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The Empire has a good understanding of the power of music on mental capacity and mood, and this area is a hot topic of study at several universities. It is well documented that music can play a key role in keeping people happy, and even power revolutions.
Naturally, the Empire, with its widespread use of propaganda, wouldn't let such a powerful force go unlicensed. Public performance of music is as tightly regulated as transportation and reproduction, not only for formal entertainment such as concerts, but also for day-to-day listening.
Workplaces which don't otherwise have sound conflicts are actively required to provide music for their employees for a certain number of hours each day, to keep energy up and unrest down. Libraries and places where people are sitting with paperwork have quiet background-quality music, public gathering places have more upbeat and louder performances. Hospitals have quiet music proven to promote healing. Most commercial buildings are designed such that music in a specific central location will serve multiple shops, but some are required to hire their own musicians. A musician for a certain number of hours is often included in a housing rental agreement, commercial or residential.
The Empire releases setlists every year, listing music approved for specific kinds of venue, and sometimes banning older pieces. Each year, the sheet music for newly approved songs is released, categorized by type. Musicians are required to play only songs that are approved, but can mix and match their sets from the many, many choices. They are allowed a certain level of personalization in their interpretation - but only that level and no more. The guild tests musicians periodically to make sure that they are playing the pieces accurately enough, and monitors use undercover musician guild consultants to randomly verify performances throughout their cities.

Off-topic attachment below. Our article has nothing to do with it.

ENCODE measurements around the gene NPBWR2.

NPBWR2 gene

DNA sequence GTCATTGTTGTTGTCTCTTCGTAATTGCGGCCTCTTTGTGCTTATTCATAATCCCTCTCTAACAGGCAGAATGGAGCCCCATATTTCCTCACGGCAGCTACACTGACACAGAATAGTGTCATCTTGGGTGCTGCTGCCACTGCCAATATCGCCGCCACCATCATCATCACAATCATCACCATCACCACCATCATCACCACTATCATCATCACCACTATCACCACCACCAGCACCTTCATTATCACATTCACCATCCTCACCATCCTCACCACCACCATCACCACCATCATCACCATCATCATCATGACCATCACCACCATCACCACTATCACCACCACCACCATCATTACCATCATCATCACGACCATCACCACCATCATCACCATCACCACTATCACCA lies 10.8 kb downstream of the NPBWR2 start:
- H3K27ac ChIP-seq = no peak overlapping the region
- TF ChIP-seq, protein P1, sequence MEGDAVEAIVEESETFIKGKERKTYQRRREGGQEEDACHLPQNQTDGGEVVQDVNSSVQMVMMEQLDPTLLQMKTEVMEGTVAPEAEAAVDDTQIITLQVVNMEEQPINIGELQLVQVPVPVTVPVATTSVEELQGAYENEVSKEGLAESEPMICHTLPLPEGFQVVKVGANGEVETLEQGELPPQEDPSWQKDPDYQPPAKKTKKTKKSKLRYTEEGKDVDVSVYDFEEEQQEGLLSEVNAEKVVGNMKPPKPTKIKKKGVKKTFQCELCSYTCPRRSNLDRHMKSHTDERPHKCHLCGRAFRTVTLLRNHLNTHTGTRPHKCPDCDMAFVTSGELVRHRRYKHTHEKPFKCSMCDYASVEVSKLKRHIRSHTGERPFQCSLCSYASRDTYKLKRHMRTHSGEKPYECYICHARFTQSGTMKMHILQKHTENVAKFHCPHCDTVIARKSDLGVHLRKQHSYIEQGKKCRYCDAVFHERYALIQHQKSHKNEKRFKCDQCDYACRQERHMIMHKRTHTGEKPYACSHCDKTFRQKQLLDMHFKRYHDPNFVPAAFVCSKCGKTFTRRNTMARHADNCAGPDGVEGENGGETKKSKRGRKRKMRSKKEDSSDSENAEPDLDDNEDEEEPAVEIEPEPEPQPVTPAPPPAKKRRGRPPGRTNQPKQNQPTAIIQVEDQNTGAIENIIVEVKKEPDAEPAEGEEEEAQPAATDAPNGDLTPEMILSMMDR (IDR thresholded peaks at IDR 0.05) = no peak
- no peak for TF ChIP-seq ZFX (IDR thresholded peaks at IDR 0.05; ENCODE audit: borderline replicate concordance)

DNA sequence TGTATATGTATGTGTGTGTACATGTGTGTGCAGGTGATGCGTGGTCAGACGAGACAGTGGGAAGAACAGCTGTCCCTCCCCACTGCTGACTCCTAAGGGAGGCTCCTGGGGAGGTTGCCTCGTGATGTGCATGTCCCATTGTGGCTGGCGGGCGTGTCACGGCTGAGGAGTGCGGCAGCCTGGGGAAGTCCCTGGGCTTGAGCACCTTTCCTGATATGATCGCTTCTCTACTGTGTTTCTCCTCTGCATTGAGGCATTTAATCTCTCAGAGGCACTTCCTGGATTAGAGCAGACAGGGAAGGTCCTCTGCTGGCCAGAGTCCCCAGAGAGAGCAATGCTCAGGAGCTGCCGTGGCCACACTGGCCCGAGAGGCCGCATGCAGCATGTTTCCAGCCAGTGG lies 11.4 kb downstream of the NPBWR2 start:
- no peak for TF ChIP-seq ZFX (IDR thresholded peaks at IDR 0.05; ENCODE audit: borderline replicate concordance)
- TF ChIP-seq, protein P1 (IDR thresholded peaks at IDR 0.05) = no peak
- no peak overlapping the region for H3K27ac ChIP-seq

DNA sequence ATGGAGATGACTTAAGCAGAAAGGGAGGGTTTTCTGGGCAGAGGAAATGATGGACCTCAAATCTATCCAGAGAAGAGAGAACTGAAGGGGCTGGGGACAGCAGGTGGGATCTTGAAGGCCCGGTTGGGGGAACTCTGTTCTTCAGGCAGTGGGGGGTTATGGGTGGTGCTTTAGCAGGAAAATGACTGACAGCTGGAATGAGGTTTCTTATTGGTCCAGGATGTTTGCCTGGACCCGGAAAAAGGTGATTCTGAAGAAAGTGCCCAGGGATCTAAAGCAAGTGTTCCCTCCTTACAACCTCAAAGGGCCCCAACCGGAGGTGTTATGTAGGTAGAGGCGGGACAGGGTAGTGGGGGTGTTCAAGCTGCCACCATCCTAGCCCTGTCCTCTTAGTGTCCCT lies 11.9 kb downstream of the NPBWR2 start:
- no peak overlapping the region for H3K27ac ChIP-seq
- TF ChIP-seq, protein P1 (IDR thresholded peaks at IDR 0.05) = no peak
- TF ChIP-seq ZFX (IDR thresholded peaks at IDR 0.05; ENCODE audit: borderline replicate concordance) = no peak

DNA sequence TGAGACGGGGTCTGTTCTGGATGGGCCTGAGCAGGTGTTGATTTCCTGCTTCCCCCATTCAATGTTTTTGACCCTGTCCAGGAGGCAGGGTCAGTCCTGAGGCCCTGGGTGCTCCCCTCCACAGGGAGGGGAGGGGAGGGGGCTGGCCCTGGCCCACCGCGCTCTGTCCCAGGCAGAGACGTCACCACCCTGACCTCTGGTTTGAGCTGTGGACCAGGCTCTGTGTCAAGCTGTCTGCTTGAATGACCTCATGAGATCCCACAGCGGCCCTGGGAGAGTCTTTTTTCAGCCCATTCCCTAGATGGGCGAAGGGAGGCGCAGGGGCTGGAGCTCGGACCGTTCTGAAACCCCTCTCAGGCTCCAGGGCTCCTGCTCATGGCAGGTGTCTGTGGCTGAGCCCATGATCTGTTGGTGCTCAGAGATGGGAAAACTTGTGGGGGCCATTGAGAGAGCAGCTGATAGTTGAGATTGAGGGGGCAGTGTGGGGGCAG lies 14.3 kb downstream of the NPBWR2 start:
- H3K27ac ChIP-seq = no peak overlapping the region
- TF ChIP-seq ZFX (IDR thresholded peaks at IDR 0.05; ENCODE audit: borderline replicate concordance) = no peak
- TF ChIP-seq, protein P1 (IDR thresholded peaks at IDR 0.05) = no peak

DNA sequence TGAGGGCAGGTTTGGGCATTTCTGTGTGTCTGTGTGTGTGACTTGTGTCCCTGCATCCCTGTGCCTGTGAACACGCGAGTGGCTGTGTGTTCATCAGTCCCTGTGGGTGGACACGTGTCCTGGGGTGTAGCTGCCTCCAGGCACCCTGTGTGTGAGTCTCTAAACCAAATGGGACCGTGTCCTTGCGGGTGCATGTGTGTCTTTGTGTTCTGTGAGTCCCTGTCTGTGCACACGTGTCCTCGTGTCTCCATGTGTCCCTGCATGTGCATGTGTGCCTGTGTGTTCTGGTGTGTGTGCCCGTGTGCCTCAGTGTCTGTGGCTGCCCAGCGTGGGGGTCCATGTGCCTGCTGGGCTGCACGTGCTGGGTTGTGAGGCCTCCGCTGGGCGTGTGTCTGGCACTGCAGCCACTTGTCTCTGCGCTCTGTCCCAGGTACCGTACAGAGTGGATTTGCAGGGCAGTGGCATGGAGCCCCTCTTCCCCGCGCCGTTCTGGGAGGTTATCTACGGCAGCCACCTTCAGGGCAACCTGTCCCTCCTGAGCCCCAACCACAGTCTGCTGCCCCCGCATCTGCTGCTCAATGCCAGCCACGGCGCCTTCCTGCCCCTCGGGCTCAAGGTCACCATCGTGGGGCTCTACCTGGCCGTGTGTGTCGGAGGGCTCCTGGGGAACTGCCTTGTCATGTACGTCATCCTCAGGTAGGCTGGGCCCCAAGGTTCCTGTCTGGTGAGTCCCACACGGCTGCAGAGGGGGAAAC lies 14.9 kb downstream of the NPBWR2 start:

Most approved music comes from within the School of Culture (the Music branch), but independent musicians and Music Guild members also frequently compose music. They can submit their written scores to a board of approval within the School of Culture. The process is lengthy, but a judicious bribe can get a piece of music on a fast track to being reviewed (which still may take as long as a year!). Scores without lyrics are marginally easier to get approval for, but still must be vetted for specific venues. Alternate lyrics for existing music are also reviewed.
Recorded music is just being invented, and is of such poor quality still that it is not considered a licensed replacement for live performance. This means that musicians have a much wider range of employment opportunities in the Empire!
Street musicians are also encouraged, but tightly regulated; not only must they be properly licensed to perform (by the Musician's Guild), but they are required to play from the approved setlists, just as musicians at establishments are.
Underground musical establishments are widespread, playing music not on the setlists, with unapproved instruments, or unapproved arrangements of traditional music - even playing straight improvisation! It can be a tiny act of rebellion for a musician or group to play an unapproved song in the middle of their public act and hope that it goes unremarked.
In the last several years, enforcement of prescriptive music has been on an upswing. The Empire has been adding more music than usual to the banned list, and there are even members of the Council who are suggesting that patriotic music be made mandatory on every setlist, rather than simply an approved option. This tightening of restrictions has been unpopular, to say the least.
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